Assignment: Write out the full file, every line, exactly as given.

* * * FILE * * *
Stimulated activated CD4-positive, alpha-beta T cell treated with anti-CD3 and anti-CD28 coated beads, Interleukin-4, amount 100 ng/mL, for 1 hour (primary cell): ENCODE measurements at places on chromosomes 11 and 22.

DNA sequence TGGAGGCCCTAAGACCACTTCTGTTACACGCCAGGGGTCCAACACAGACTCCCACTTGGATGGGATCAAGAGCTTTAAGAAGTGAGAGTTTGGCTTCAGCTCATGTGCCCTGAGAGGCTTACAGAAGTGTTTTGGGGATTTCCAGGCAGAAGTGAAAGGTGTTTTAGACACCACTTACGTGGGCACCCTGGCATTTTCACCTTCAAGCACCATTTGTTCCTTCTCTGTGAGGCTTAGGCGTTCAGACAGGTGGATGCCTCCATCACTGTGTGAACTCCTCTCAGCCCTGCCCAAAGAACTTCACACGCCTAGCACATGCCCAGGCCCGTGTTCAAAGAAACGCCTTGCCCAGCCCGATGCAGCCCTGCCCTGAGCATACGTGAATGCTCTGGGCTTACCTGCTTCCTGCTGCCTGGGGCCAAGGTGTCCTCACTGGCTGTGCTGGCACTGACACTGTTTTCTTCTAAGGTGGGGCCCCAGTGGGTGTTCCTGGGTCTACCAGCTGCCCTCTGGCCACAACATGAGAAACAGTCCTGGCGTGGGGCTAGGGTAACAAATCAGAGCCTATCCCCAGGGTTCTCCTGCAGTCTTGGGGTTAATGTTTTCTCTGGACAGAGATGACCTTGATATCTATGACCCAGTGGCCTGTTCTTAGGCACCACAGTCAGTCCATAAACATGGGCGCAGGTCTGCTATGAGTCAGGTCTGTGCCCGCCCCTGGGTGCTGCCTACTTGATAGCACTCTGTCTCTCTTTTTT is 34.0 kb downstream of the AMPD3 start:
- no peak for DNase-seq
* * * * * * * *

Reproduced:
Stimulated activated CD4-positive, alpha-beta T cell treated with anti-CD3 and anti-CD28 coated beads, Interleukin-4, amount 100 ng/mL, for 1 hour (primary cell): ENCODE measurements at places on chromosomes 11 and 22.

DNA sequence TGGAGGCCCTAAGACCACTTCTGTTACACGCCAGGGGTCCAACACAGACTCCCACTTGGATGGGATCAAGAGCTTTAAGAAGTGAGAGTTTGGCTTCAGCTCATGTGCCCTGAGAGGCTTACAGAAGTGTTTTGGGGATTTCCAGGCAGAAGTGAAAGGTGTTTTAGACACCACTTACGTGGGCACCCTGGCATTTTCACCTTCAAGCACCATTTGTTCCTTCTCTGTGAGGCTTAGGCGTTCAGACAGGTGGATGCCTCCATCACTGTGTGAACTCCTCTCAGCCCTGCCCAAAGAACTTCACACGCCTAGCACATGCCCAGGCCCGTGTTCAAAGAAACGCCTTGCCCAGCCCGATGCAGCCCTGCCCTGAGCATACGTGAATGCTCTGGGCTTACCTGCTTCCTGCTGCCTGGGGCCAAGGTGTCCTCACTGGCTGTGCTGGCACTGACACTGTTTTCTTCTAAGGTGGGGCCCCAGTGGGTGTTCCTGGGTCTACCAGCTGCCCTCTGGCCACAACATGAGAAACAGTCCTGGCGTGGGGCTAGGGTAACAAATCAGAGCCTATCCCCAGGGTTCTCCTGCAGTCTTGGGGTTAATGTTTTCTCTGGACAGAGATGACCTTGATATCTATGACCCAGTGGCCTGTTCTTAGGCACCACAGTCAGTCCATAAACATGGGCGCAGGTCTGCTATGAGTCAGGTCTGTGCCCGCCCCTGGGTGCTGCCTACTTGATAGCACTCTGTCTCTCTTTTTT is 34.0 kb downstream of the AMPD3 start:
- no peak for DNase-seq